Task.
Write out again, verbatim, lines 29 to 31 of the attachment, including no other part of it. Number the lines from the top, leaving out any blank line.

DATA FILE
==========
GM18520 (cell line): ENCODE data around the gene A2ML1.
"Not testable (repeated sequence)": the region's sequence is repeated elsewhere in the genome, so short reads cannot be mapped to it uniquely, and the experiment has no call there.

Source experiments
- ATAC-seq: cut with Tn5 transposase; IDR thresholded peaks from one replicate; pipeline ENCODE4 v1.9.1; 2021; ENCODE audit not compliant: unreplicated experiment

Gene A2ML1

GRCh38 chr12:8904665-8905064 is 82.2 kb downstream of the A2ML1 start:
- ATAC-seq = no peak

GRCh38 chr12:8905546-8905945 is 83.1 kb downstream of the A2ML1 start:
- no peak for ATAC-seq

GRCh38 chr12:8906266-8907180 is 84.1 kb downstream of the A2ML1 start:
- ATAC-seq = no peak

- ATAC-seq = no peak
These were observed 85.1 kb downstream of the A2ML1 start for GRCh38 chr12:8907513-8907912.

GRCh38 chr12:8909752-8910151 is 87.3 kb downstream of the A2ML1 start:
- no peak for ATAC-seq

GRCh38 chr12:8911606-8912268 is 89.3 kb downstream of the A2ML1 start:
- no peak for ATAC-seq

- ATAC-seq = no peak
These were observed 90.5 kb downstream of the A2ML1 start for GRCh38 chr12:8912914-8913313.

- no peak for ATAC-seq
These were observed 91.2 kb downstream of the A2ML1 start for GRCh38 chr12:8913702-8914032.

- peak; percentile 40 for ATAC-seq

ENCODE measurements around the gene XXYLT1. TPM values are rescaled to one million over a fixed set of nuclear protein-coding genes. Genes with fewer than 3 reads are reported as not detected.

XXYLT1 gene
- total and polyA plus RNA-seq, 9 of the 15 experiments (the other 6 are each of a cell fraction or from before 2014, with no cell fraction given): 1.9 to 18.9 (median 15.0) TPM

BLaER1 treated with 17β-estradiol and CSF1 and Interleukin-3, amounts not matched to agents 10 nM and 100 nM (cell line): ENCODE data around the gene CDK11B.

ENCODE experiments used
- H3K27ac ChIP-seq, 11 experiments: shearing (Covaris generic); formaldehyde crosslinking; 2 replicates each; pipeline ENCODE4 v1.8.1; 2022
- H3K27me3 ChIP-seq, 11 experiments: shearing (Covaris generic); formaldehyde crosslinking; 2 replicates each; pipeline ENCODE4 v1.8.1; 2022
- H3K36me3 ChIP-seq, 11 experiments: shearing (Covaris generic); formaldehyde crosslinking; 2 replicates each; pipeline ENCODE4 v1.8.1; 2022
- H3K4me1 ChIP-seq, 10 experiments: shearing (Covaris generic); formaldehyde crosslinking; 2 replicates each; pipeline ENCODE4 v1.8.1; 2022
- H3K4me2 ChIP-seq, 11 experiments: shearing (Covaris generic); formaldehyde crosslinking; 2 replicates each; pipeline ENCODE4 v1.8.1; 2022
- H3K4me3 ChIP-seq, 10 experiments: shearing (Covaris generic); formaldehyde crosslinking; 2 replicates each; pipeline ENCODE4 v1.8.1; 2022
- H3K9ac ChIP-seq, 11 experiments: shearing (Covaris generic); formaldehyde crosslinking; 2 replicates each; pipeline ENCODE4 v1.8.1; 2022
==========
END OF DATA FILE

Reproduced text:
- H3K27me3 ChIP-seq, 11 experiments: shearing (Covaris generic); formaldehyde crosslinking; 2 replicates each; pipeline ENCODE4 v1.8.1; 2022
- H3K36me3 ChIP-seq, 11 experiments: shearing (Covaris generic); formaldehyde crosslinking; 2 replicates each; pipeline ENCODE4 v1.8.1; 2022
- H3K4me1 ChIP-seq, 10 experiments: shearing (Covaris generic); formaldehyde crosslinking; 2 replicates each; pipeline ENCODE4 v1.8.1; 2022